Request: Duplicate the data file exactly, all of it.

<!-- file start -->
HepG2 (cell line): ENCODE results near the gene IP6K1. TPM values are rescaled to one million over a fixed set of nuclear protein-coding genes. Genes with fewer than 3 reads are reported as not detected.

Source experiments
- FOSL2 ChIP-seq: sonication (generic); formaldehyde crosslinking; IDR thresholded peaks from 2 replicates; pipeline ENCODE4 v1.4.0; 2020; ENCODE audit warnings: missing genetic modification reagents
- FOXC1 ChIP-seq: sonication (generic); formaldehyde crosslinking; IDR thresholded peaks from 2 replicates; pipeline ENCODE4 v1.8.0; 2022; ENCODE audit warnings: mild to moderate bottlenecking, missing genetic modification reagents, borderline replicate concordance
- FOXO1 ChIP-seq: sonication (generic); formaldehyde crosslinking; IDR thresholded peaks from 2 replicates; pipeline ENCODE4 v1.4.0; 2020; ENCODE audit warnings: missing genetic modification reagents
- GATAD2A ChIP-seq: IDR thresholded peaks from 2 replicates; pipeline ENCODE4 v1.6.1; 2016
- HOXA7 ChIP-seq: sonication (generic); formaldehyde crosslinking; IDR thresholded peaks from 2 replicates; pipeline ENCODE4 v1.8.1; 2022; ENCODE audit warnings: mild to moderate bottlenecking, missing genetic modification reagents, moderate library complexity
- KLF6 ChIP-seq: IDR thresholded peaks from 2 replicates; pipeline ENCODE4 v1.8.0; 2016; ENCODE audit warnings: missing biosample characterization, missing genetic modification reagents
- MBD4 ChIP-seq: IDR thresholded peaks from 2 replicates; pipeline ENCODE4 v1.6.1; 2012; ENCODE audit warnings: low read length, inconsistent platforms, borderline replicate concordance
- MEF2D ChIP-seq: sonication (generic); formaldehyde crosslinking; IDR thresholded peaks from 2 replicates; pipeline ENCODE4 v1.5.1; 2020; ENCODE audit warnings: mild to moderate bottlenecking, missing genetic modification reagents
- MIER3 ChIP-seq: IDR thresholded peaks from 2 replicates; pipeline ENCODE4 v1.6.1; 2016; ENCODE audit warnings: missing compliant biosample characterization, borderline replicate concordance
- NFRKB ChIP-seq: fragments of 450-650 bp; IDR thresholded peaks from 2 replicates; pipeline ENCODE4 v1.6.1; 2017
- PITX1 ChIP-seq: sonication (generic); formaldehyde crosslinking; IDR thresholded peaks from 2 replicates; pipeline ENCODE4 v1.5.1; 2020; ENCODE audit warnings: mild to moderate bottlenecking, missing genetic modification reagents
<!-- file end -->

HepG2 (cell line): ENCODE results near the gene IP6K1. TPM values are rescaled to one million over a fixed set of nuclear protein-coding genes. Genes with fewer than 3 reads are reported as not detected.

Source experiments
- FOSL2 ChIP-seq: sonication (generic); formaldehyde crosslinking; IDR thresholded peaks from 2 replicates; pipeline ENCODE4 v1.4.0; 2020; ENCODE audit warnings: missing genetic modification reagents
- FOXC1 ChIP-seq: sonication (generic); formaldehyde crosslinking; IDR thresholded peaks from 2 replicates; pipeline ENCODE4 v1.8.0; 2022; ENCODE audit warnings: mild to moderate bottlenecking, missing genetic modification reagents, borderline replicate concordance
- FOXO1 ChIP-seq: sonication (generic); formaldehyde crosslinking; IDR thresholded peaks from 2 replicates; pipeline ENCODE4 v1.4.0; 2020; ENCODE audit warnings: missing genetic modification reagents
- GATAD2A ChIP-seq: IDR thresholded peaks from 2 replicates; pipeline ENCODE4 v1.6.1; 2016
- HOXA7 ChIP-seq: sonication (generic); formaldehyde crosslinking; IDR thresholded peaks from 2 replicates; pipeline ENCODE4 v1.8.1; 2022; ENCODE audit warnings: mild to moderate bottlenecking, missing genetic modification reagents, moderate library complexity
- KLF6 ChIP-seq: IDR thresholded peaks from 2 replicates; pipeline ENCODE4 v1.8.0; 2016; ENCODE audit warnings: missing biosample characterization, missing genetic modification reagents
- MBD4 ChIP-seq: IDR thresholded peaks from 2 replicates; pipeline ENCODE4 v1.6.1; 2012; ENCODE audit warnings: low read length, inconsistent platforms, borderline replicate concordance
- MEF2D ChIP-seq: sonication (generic); formaldehyde crosslinking; IDR thresholded peaks from 2 replicates; pipeline ENCODE4 v1.5.1; 2020; ENCODE audit warnings: mild to moderate bottlenecking, missing genetic modification reagents
- MIER3 ChIP-seq: IDR thresholded peaks from 2 replicates; pipeline ENCODE4 v1.6.1; 2016; ENCODE audit warnings: missing compliant biosample characterization, borderline replicate concordance
- NFRKB ChIP-seq: fragments of 450-650 bp; IDR thresholded peaks from 2 replicates; pipeline ENCODE4 v1.6.1; 2017
- PITX1 ChIP-seq: sonication (generic); formaldehyde crosslinking; IDR thresholded peaks from 2 replicates; pipeline ENCODE4 v1.5.1; 2020; ENCODE audit warnings: mild to moderate bottlenecking, missing genetic modification reagents